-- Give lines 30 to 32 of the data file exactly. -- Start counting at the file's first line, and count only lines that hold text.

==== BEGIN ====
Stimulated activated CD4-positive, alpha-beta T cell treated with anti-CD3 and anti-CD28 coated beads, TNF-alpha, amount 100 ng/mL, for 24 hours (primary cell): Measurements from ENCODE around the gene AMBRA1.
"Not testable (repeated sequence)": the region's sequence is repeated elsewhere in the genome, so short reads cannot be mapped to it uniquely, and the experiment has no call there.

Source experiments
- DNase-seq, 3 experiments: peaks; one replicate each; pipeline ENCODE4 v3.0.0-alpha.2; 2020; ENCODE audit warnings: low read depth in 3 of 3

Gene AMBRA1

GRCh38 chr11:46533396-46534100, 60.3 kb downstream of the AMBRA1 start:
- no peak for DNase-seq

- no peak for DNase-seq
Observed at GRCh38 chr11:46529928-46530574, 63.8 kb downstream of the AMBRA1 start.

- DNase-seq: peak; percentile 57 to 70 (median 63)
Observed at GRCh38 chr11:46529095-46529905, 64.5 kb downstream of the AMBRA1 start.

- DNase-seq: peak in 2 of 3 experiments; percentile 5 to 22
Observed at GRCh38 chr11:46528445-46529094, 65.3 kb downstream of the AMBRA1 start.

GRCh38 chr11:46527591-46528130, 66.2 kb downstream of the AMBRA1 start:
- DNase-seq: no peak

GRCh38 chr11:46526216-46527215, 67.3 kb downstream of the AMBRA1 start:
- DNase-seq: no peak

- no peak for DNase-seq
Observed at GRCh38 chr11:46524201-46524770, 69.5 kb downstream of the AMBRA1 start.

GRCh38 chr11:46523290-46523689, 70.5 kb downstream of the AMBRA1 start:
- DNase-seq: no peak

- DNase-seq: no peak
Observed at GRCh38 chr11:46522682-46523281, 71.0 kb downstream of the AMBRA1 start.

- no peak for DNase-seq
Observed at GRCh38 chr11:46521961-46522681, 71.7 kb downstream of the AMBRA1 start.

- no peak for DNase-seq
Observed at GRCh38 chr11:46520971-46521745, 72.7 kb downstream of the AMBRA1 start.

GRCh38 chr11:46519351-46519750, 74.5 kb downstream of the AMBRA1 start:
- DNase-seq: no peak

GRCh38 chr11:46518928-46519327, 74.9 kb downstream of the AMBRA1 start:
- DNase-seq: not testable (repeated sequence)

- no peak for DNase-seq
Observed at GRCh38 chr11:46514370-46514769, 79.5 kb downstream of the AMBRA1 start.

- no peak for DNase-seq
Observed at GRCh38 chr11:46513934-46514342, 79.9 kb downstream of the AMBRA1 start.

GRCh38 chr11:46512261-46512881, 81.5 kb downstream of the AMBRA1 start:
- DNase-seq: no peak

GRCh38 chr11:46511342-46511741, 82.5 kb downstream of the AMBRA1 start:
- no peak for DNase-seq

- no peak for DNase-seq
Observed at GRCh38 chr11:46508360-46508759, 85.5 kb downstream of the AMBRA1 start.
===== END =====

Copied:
GRCh38 chr11:46518928-46519327, 74.9 kb downstream of the AMBRA1 start:
- DNase-seq: not testable (repeated sequence)

- no peak for DNase-seq